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            If you’re doing 3D printing or experimenting with parametric architecture (let’s add two stories to that building), this is very useful. Also, there’s a big community of people experimenting with generative design, see Nervous System https://n-e-r-v-o-u-s.com/ or Marius Watz http://mariuswatz.com/ – or just browse Creative Applications http://www.creativeapplications.net/

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            I’m having a hard time discerning exactly what the Kappa architecture is from this article. It sounds like it’s just, “Serve your real-time and historic information with the same backend.” Is that really deserved a name? So the vast majority of all APIs are “kappa architecture”?

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              I used to do the things listed in this article, but very recently I’ve changed my mind.

              The answer to reviewing code you don’t understand is you say “I don’t understand this” and you send it back until the author makes you understand in the code.

              I’ve experienced too much pain from essentially rubber-stamping with a “I don’t understand this. I guess you know what you’re doing.” And then again. And again. And then I have to go and maintain that code and, guess what, I don’t understand it. I can’t fix it. I either have to have the original author help me, or I have to throw it out. This is not how a software engineering team can work in the long-term.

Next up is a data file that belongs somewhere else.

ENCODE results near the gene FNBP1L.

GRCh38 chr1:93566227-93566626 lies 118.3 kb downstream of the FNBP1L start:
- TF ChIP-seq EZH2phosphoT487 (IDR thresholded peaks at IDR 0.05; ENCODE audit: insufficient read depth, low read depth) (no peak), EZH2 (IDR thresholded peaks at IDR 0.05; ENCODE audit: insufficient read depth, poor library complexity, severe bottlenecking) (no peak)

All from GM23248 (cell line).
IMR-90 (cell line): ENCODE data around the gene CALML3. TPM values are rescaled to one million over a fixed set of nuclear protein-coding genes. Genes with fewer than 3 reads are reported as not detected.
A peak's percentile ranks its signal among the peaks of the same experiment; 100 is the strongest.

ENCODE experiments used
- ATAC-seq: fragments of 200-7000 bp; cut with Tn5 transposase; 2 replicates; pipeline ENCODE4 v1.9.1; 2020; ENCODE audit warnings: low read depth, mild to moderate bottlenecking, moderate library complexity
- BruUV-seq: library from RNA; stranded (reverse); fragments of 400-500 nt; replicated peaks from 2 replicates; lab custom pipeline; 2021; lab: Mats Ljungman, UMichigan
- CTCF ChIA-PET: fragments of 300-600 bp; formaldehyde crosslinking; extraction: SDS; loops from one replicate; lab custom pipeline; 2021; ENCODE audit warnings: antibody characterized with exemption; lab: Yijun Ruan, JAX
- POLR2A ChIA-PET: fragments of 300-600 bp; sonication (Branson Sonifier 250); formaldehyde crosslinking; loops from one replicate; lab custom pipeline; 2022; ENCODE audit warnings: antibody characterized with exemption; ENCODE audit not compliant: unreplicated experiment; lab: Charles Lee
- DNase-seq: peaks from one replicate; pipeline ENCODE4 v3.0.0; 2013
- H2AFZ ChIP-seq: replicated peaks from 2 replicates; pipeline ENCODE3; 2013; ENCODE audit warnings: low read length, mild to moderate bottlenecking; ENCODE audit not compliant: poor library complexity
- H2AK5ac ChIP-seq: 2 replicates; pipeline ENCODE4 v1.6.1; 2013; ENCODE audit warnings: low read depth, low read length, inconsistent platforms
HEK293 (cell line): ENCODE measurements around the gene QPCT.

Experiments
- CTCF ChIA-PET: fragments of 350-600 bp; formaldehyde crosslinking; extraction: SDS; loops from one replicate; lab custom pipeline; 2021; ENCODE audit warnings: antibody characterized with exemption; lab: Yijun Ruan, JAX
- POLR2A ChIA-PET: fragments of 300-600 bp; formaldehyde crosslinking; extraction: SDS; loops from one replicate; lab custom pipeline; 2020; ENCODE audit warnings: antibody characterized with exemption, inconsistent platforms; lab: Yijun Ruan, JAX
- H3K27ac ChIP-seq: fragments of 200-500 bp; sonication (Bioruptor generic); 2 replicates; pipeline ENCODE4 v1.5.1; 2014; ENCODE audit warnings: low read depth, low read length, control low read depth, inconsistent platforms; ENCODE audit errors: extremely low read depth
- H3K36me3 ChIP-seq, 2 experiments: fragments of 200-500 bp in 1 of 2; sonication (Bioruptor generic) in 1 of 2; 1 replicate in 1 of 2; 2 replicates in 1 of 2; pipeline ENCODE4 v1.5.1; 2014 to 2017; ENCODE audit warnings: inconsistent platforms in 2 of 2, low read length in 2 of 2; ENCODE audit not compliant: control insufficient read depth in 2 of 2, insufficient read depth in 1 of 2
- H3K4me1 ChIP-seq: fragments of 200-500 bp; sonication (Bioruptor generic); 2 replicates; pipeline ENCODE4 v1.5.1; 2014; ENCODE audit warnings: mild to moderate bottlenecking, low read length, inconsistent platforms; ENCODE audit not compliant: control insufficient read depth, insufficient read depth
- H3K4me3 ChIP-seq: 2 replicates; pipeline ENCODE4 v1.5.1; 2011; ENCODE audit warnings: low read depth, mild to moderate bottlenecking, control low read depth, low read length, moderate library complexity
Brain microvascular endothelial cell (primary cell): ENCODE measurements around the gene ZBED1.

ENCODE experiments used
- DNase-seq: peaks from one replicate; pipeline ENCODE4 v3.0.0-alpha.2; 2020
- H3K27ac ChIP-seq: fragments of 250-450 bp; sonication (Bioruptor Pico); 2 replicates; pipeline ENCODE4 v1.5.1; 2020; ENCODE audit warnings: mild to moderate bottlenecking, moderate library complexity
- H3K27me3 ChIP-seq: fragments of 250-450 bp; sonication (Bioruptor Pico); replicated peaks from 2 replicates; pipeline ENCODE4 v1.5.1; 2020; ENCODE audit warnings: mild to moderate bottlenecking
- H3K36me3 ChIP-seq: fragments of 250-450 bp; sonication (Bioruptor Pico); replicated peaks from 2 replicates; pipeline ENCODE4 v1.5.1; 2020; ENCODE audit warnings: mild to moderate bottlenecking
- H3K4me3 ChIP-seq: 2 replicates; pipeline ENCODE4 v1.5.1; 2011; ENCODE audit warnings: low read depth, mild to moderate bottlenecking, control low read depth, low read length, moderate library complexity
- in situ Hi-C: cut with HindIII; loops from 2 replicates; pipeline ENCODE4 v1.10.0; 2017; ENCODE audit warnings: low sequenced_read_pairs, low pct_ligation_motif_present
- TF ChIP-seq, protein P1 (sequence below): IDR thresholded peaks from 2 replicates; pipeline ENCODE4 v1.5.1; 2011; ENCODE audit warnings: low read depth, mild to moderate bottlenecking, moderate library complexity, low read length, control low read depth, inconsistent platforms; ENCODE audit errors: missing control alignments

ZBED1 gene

More succinctly: any software engineering team is upper-bound architecturally by the single strongest team member (you only need one person to get the design right) and upper-bound code-wise by the single weakest/least experience team member. If you can’t understand the code now, you can bet dollars to donuts that any new team member or new hire isn’t going to either (the whole team must be able to read the code because you don’t know what the team churn is going to be). And that’s poison to your development velocity. The big mistake people make in code review is to think the team is bound by the strongest team member code-wise too and defer to their experience, rather than digging in their heels and say “I don’t understand this.”

              The solution to “I don’t understand this” is plain old code health. More functions with better names. More tests. Smaller diffs to review. Comments about the edge cases and gotchas that are being worked around but you wouldn’t know about. Not thinking that the code review is the place to convince the reviewer to accept the commit because no-one will ever go back to the review if they don’t understand the code as an artifact that stands by itself. If you don’t understand it as a reviewer in less than 5 minutes, you punt it back and say “You gotta do this better.” And that’s hard. It’s a hard thing to say. I’m beginning to come into conflict about it with other team members who are used to getting their ungrokkable code rubber stamped.

              But code that isn’t understandable is a failure of the author, not the reviewer.

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                More succinctly: any software engineering team is upper-bound architecturally by the single strongest team member (you only need one person to get the design right) and upper-bound code-wise by the single weakest/least experience team member.

                Well put – hearing you type that out loud makes it incredibly apparent.

                Anywhoo, I think your conclusion isn’t unreasonable (sometimes you gotta be the jerk) but the real problem is upstream. It’s a huge waste when bad code makes it all the way to review and then and then needs to be written again; much better would be to head it off at the pass. Pairing up the weaker / more junior software engineers with the more experienced works well, but is easier said than done.